HIGGINBOTHAM v. CITY OF BATON ROUGE, LA.
306 U.S. 535
59 S.Ct. 705
83 L.Ed. 968
CITY OF BATON ROUGE, LA.
Argued March 3, 1939.
Decided April 17, 1939.
Rehearing Denied May 15, 1939.
See 307 U.S. —-, 59 S.Ct. 831, 83 L.Ed. —-.
Messrs. Paul G. Borron, of Baton Rouge, La., and Edward Rightor, of New Orleans, La., for appellant.
Mr. Chief Justice HUGHES delivered the opinion of the Court.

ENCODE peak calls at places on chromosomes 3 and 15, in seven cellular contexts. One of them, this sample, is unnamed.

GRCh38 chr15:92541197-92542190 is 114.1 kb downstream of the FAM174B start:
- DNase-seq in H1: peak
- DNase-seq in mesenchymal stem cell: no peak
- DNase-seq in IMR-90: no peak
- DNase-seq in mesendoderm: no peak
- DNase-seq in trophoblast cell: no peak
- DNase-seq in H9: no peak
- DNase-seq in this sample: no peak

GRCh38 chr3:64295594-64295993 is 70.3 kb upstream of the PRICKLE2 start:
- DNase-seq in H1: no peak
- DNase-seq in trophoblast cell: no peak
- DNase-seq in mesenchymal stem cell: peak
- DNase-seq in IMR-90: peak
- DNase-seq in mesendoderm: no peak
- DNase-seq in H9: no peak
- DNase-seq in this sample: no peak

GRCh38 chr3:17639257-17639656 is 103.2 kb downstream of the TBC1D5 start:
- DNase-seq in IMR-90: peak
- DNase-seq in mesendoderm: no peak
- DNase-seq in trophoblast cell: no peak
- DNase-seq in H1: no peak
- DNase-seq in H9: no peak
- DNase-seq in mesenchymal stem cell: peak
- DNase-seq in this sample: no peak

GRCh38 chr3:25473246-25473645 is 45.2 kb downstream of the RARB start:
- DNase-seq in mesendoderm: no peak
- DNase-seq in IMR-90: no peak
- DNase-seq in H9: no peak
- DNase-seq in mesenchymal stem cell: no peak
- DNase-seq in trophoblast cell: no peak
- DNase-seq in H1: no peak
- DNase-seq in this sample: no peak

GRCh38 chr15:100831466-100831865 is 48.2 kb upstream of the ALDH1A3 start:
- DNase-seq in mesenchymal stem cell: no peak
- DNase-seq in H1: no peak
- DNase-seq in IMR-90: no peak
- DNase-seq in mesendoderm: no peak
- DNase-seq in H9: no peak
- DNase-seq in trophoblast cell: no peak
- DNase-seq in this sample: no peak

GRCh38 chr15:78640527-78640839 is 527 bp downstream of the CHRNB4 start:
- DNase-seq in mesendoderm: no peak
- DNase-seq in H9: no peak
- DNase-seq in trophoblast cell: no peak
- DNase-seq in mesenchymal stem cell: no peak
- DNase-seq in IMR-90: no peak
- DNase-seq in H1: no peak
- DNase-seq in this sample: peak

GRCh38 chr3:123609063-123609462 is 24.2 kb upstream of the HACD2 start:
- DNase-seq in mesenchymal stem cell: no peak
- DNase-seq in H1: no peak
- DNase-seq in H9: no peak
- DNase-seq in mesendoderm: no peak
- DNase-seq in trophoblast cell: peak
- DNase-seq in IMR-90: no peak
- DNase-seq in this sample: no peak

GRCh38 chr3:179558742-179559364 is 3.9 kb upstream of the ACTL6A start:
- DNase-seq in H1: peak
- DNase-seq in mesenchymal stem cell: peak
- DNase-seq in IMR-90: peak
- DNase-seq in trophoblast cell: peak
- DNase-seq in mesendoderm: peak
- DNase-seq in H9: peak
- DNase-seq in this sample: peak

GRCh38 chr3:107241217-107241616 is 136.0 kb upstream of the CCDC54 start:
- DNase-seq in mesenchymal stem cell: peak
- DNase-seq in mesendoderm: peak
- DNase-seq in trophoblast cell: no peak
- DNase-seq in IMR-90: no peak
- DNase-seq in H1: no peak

The City of Baton Rouge, in March, 1935, pursuant to Act No. 1 of the First Extraordinary Session of 1935 of the legislature of Louisiana, adopted an ordinance declaring that the City was without authority to retain appellant, Powers Higginbotham, as Superintendent of Public Parks and Streets, and that his employment in that capacity was terminated. Contending that he had been employed for a term continuing until November, 1936, and that the legislation abovementioned constituted an impairment of the obligation of his contract in violation of Section 10 of Article 1 of the Constitution of the United States, U.S.C.A., appellant brought this suit to recover the balance of his salary for the stated term. The Supreme Court of the State affirmed the judgment dismissing his complaint. 190 La. 821, 183 So. 168.